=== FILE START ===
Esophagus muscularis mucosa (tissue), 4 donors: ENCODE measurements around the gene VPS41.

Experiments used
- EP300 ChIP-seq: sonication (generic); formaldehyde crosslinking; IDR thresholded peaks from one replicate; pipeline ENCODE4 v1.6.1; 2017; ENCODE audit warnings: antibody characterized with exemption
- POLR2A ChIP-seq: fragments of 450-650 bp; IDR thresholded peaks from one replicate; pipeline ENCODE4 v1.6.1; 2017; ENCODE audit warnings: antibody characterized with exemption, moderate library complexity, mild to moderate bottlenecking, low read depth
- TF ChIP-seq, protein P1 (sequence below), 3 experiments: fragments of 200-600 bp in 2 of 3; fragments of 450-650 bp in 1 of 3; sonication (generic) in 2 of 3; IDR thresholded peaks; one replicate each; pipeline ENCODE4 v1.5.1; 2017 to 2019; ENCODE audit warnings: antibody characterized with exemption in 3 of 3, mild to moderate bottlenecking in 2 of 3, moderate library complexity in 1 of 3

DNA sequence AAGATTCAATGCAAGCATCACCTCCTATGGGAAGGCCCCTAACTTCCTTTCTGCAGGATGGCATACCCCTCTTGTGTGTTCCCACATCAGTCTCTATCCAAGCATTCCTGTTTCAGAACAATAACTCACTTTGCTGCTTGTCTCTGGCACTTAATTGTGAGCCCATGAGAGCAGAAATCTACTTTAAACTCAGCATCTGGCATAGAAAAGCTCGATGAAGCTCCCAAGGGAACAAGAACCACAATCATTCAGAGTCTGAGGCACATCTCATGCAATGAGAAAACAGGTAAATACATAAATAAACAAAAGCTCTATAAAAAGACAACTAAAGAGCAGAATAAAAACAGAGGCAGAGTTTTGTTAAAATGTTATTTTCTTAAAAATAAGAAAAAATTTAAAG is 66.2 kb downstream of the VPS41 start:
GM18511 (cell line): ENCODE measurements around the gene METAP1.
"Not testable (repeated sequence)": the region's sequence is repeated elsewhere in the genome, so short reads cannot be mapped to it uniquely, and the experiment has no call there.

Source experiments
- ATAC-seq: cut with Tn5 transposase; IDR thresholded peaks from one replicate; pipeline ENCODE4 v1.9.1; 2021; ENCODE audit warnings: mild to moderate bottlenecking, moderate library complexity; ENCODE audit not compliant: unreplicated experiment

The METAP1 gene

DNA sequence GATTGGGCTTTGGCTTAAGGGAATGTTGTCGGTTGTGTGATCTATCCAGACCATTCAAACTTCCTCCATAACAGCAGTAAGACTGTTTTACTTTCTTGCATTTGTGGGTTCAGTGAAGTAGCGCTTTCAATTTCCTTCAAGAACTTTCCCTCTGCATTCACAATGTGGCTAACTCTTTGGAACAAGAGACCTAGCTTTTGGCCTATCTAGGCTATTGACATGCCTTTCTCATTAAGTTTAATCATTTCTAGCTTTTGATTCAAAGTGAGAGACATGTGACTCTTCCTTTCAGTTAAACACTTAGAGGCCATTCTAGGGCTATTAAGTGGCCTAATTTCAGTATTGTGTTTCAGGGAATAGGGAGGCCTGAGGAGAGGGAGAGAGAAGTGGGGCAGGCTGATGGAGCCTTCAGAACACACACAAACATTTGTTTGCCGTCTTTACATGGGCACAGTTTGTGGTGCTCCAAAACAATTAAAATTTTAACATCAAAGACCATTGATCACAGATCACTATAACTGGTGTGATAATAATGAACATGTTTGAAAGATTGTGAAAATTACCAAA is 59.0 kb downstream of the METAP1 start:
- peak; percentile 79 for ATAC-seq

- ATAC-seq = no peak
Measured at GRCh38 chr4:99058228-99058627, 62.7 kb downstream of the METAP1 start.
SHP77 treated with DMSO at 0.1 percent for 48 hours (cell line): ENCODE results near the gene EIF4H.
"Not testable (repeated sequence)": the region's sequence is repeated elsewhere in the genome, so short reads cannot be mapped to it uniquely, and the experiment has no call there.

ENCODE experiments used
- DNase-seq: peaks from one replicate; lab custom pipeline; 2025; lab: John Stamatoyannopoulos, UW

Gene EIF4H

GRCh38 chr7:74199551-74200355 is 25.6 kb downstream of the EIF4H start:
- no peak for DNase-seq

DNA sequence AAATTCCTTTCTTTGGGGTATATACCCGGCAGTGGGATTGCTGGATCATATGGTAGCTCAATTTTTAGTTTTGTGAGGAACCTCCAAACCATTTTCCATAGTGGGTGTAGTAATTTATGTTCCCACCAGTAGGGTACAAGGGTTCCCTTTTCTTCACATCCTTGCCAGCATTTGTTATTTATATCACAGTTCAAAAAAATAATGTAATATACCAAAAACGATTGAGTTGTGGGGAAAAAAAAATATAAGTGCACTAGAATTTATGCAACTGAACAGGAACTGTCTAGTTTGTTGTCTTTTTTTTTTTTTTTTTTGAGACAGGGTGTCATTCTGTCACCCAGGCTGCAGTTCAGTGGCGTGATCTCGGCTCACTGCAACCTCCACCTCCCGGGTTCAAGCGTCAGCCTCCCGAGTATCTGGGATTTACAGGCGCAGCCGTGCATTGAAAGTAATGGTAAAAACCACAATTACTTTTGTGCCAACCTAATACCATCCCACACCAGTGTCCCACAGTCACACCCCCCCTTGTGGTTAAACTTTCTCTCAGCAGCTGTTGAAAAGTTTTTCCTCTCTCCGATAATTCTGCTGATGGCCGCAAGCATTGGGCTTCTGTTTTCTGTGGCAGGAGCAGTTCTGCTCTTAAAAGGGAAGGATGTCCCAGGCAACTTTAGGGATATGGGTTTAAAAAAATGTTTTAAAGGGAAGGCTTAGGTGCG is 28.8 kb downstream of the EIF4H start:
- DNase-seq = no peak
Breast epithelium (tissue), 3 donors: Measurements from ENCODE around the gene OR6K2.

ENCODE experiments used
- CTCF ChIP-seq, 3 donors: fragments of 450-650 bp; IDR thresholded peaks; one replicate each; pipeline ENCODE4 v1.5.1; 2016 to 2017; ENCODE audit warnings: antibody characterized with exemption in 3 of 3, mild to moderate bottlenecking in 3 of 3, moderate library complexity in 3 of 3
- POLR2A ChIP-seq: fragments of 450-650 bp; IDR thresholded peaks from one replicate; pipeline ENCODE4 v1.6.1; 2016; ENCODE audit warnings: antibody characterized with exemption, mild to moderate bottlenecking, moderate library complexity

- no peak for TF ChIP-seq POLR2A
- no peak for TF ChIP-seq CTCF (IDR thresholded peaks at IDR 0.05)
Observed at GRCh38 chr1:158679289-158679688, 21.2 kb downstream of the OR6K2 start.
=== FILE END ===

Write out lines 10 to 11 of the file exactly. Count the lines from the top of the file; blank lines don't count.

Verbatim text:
- ATAC-seq: cut with Tn5 transposase; IDR thresholded peaks from one replicate; pipeline ENCODE4 v1.9.1; 2021; ENCODE audit warnings: mild to moderate bottlenecking, moderate library complexity; ENCODE audit not compliant: unreplicated experiment

The METAP1 gene